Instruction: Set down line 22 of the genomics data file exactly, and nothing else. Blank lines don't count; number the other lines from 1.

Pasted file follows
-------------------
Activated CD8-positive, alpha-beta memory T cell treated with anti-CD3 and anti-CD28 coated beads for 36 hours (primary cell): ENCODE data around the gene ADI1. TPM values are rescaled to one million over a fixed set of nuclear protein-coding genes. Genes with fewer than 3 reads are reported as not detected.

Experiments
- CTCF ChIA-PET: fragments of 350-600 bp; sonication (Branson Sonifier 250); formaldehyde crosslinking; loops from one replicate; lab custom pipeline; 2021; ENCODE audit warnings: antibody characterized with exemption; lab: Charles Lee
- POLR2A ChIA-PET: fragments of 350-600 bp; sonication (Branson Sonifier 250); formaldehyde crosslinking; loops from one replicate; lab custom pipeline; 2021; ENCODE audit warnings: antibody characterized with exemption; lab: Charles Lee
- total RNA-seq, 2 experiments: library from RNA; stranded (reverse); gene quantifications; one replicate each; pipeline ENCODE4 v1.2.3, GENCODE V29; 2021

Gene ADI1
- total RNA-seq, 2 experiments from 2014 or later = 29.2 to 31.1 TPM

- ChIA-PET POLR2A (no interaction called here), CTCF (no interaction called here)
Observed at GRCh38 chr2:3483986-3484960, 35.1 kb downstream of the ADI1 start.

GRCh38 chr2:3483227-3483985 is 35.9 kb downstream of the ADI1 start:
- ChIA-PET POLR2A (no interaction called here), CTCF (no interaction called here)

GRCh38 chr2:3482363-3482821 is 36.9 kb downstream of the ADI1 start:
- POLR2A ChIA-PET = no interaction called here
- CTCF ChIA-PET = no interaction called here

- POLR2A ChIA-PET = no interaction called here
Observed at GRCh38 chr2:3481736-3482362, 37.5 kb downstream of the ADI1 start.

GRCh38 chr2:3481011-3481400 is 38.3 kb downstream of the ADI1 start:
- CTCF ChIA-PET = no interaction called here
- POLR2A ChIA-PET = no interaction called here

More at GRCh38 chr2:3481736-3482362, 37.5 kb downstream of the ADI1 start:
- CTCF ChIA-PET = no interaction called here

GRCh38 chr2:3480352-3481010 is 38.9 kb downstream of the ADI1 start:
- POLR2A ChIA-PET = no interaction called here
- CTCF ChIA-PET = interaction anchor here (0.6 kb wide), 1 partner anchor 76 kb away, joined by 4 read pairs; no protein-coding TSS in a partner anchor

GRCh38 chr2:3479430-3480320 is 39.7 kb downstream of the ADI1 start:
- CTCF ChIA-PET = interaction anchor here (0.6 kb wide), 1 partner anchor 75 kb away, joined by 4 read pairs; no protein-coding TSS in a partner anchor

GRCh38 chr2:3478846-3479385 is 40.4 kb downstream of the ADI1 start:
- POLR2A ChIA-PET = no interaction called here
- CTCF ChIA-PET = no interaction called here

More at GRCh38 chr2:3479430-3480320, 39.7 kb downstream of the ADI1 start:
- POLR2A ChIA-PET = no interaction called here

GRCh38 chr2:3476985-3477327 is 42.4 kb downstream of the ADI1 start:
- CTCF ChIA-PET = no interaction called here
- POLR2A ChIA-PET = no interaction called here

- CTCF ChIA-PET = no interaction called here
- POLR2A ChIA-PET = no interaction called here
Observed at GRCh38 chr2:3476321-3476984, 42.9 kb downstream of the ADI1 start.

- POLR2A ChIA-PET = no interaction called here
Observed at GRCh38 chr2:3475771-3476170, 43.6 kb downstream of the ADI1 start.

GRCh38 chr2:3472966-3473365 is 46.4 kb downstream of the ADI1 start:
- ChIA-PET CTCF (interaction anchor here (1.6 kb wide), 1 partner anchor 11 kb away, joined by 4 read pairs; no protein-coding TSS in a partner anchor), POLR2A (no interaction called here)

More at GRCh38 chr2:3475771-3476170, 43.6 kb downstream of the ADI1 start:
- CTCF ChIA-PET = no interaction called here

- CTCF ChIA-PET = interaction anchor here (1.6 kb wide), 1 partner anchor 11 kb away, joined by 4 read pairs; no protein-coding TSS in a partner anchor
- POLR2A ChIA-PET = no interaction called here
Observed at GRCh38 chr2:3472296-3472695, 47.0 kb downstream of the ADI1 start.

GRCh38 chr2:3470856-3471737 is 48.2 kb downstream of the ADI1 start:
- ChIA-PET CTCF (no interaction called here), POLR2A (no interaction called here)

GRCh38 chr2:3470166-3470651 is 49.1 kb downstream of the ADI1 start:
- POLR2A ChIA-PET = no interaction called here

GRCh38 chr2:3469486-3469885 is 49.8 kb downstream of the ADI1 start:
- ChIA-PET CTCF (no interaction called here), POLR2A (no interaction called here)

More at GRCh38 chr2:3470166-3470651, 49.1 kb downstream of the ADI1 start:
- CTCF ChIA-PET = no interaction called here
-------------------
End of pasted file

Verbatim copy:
GRCh38 chr2:3480352-3481010 is 38.9 kb downstream of the ADI1 start: